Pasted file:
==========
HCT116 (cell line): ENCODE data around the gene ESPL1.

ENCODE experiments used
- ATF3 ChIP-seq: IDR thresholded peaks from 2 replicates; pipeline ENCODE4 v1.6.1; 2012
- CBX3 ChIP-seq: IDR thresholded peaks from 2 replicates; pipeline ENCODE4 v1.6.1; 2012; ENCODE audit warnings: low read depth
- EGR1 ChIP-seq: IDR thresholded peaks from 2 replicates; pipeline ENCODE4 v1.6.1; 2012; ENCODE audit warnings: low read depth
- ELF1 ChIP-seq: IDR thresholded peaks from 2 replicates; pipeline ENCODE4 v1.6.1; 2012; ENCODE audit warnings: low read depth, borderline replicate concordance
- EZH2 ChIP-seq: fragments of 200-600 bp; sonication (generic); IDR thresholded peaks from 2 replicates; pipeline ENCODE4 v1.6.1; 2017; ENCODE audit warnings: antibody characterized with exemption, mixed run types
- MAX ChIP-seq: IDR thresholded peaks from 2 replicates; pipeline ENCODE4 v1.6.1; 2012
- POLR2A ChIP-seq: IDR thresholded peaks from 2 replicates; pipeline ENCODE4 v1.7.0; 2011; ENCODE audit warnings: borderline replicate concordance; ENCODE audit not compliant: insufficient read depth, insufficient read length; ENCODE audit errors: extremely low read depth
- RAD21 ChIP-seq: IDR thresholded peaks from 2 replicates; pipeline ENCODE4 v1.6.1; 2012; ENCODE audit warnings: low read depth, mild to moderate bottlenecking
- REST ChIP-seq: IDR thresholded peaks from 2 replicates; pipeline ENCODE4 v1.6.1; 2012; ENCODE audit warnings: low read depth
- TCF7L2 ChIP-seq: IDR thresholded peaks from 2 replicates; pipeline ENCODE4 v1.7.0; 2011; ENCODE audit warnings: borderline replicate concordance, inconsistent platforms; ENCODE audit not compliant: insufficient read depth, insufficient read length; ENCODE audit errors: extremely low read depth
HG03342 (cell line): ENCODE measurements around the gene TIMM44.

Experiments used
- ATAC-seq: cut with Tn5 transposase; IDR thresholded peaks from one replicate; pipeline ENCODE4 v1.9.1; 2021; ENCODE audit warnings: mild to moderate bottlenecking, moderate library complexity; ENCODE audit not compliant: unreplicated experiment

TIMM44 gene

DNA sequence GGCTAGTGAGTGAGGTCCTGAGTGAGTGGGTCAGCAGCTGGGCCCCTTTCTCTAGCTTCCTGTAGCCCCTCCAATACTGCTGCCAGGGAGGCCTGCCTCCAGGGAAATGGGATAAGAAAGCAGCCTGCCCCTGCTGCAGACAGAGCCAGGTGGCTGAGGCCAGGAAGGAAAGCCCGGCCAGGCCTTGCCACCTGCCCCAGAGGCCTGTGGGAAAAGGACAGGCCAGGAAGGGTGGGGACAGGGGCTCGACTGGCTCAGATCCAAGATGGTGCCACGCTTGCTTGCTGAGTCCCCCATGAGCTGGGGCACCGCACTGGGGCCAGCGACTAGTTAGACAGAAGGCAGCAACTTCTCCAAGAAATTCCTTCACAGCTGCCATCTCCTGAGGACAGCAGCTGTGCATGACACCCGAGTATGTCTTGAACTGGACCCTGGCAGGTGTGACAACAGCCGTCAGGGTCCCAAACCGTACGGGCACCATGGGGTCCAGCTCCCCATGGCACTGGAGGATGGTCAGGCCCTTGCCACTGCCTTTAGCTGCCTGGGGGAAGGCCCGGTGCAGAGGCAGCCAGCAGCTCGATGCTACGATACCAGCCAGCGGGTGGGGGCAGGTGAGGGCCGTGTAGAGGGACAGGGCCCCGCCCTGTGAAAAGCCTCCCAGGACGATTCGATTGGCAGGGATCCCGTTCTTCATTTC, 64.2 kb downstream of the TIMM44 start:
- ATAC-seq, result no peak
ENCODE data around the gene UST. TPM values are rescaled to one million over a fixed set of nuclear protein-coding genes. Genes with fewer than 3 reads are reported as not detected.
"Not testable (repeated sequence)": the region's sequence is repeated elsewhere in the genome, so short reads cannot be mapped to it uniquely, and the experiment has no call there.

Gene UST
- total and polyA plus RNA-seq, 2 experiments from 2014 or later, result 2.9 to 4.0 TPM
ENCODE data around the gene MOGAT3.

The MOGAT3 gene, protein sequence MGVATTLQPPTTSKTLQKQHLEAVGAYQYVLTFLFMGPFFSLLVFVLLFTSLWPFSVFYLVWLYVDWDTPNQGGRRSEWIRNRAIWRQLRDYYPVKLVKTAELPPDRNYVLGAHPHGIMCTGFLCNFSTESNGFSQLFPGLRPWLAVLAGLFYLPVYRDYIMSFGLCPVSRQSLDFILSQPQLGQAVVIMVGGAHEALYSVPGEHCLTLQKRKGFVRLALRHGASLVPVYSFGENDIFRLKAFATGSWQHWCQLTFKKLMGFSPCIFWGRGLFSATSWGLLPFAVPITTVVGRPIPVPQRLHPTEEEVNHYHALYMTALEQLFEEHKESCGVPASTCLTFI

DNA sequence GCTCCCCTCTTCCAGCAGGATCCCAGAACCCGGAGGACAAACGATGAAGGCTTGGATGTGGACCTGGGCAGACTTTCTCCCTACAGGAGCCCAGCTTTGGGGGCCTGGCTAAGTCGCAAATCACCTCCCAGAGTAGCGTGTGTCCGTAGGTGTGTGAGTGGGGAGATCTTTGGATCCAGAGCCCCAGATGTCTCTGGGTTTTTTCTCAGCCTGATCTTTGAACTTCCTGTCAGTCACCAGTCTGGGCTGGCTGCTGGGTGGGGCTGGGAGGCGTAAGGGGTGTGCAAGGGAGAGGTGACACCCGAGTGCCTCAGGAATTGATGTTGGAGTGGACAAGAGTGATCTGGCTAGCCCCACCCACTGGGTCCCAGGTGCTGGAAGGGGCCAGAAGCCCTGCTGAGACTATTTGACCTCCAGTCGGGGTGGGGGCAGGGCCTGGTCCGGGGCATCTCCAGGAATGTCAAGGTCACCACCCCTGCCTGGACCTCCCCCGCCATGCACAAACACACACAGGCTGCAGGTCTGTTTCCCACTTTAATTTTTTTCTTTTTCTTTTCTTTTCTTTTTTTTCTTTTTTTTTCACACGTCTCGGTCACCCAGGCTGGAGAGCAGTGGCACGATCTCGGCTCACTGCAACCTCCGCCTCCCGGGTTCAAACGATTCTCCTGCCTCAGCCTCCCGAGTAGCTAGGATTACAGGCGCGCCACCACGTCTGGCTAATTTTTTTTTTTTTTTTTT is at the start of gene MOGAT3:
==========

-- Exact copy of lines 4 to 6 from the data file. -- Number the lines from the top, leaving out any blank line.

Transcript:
- CBX3 ChIP-seq: IDR thresholded peaks from 2 replicates; pipeline ENCODE4 v1.6.1; 2012; ENCODE audit warnings: low read depth
- EGR1 ChIP-seq: IDR thresholded peaks from 2 replicates; pipeline ENCODE4 v1.6.1; 2012; ENCODE audit warnings: low read depth
- ELF1 ChIP-seq: IDR thresholded peaks from 2 replicates; pipeline ENCODE4 v1.6.1; 2012; ENCODE audit warnings: low read depth, borderline replicate concordance